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OpenSSL certificate expiration date

Posted on 2011-03-10
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Last Modified: 2012-05-11
Hello,
 I am trying to script SSL certificate creation for our internal testing environment. We have a large testing environment with close to 80 certificates. I am trying to set the certificates to expire at the maximum of 2037  as if they go into 2038 than the OpenSSL fails to produce the certificates. I used the -days but you have to manually decrement the number to keep it from going into 2038. I need to figure out a way to have it automatically decrement the -days so the certificates will expire in 2037 no matter who runs the utility. Any help would be great.....
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Question by:J1thatguy
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Expert Comment

by:noci
ID: 35113473
openssl .... -days $( perl -e 'print sprintf("%d",((((2**31)-1)-(time))/86400))."\n;"'  ) ....

Should help:
2**31 = 2147483648         (this is the maximum time in seconds represented in a signed longword).
                                        (and for a date in seconds since 1970 it is about 19 jan 2038.)
if you subtract the current time in seconds since 1970 (time()) then you have the seconds left until 2038.
then device by 86400 (number of seconds in a day) you then have the days until that date.
(And truncate it to an integer using the sprintf. and print it to stdout for the shell...

$(   ..... ) execute the command between the braces () and picks the stdout from that subshell and substitutes it at the command.


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Expert Comment

by:noci
ID: 35113475
(Oh if this a number of days off you can allways subtract a number of days. ;-)
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Author Comment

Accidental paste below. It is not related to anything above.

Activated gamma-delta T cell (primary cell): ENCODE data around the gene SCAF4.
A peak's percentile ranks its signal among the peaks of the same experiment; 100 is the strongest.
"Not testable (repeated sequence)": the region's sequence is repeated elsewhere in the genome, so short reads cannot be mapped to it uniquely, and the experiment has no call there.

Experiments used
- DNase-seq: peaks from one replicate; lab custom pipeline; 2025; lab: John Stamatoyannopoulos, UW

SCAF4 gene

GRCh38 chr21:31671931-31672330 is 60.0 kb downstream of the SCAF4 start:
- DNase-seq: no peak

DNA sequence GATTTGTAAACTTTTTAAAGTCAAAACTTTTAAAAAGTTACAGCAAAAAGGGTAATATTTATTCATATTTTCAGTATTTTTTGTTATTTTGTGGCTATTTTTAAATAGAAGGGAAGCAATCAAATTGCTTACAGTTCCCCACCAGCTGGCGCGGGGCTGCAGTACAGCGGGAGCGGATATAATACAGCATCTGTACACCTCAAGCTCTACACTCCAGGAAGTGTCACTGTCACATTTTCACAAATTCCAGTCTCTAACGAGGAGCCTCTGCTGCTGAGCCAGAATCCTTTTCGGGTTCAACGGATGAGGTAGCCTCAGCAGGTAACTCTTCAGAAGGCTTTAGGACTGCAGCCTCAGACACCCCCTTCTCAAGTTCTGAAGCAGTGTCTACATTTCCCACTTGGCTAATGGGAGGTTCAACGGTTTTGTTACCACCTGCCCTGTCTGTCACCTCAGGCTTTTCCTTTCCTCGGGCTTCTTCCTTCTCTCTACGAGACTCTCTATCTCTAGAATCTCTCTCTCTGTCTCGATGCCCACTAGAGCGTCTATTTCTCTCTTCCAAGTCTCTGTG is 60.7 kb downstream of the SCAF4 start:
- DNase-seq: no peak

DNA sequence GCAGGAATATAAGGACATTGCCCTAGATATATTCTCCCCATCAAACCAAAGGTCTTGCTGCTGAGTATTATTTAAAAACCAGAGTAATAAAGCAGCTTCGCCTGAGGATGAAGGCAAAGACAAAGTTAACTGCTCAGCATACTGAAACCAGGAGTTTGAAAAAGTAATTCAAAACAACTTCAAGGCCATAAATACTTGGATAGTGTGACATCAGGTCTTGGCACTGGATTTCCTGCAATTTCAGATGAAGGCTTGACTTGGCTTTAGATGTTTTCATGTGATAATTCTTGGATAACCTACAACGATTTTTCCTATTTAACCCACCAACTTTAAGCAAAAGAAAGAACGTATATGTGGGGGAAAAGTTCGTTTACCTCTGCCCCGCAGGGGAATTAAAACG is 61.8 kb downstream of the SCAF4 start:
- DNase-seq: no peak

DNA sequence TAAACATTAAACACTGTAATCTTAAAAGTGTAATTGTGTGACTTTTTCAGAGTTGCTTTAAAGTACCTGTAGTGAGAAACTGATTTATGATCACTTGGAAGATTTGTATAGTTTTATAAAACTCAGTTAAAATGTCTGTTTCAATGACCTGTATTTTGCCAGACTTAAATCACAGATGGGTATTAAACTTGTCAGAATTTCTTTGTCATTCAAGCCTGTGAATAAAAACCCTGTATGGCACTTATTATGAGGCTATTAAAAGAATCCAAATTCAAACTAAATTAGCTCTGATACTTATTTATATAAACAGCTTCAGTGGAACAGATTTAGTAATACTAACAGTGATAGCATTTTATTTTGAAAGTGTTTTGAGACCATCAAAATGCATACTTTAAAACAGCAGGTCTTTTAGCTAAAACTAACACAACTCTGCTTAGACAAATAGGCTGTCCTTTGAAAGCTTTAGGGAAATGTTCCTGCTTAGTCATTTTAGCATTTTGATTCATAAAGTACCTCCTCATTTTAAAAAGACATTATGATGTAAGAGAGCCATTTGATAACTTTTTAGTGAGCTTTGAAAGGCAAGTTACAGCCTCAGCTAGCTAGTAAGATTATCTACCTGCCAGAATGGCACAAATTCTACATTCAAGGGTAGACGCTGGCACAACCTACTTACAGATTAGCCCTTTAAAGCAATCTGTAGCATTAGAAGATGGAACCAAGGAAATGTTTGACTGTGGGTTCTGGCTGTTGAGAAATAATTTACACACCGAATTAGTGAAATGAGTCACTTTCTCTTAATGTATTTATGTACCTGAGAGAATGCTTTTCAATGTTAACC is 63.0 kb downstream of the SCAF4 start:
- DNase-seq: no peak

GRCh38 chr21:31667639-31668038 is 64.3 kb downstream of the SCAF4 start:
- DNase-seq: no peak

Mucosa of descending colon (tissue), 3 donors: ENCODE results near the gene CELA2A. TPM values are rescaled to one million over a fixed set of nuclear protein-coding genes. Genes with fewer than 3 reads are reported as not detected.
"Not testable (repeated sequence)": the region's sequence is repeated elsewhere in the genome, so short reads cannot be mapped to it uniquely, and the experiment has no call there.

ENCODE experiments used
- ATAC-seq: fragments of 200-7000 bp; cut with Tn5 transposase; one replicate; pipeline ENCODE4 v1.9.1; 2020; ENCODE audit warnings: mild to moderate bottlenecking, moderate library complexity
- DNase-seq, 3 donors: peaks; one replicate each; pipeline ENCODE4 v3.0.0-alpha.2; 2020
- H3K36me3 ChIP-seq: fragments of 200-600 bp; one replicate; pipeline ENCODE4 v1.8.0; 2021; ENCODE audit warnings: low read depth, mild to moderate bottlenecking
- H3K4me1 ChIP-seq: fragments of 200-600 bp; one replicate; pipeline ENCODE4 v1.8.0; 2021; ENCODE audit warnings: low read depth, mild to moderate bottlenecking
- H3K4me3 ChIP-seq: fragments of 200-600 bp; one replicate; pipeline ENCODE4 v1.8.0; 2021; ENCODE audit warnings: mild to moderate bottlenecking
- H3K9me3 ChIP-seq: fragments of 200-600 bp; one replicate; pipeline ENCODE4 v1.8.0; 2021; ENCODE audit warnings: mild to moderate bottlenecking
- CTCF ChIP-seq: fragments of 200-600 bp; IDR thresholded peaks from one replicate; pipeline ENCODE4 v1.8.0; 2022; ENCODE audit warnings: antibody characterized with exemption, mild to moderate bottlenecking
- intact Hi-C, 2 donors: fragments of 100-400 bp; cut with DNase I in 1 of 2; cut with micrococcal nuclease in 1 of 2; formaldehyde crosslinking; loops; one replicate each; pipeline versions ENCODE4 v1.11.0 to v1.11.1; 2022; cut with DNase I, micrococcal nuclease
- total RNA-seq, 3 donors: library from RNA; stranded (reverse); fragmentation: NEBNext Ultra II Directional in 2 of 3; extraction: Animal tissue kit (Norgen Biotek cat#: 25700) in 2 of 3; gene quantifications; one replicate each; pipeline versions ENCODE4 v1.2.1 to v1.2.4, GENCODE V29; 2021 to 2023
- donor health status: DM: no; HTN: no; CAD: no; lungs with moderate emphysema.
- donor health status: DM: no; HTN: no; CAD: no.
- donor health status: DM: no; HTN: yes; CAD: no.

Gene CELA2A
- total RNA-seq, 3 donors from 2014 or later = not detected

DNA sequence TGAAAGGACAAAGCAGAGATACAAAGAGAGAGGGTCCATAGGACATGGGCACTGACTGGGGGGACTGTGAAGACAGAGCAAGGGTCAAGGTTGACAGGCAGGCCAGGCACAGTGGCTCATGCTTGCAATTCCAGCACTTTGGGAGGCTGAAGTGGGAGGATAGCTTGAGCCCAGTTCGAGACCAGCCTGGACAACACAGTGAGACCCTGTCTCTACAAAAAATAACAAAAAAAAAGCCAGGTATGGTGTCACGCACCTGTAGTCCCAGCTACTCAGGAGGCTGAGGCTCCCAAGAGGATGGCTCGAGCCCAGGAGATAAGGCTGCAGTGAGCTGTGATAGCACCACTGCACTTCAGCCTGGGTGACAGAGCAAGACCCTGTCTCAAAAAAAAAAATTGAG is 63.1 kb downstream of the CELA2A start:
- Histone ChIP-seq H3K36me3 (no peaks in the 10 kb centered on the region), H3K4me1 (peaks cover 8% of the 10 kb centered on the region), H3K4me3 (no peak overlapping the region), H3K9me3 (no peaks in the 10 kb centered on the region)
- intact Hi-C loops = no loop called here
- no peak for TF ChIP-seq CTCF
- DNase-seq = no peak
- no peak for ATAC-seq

by:J1thatguy
ID: 35114477
Yes i need it to calculate number of days to limit it to a cert that expires in 2037. Not sure how to convert that to days but the commands as it stands just opens a text file with "47" in it and the certificate utility stops there. I will keep trying to get it to work but any guidance would be great as I am not a programmer by any means. Thanx for the help so far as I believe this is real close to solving the issue
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Author Comment

by:J1thatguy
ID: 35114480
sorry that pop up is unrelated.....
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Accepted Solution

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noci earned 500 total points
ID: 35115000
(31 december 2037 = clocktick ~2145916799 )       (Calculated constant)
now                       = clocktick 1299915867    )      ( output of the perl  time function )
So time until then is 846000932 clockticks.

with 86400 clockticks per day that makes:
846000932 / 86400 =    9791.6774537037 day until 31 dec 2037.

(or in whole numbers: 9791 days )...
  perl -e 'print sprintf("%d",((2145916799-time)/86400))."\n;"'
or
  perl -e 'print int(2145916799-time)/86400)."\n;"'

should give you a number 9791 on march 12th. (GMT)...

$( ... ) is a bash shell expression to  include the output of some command into a commandline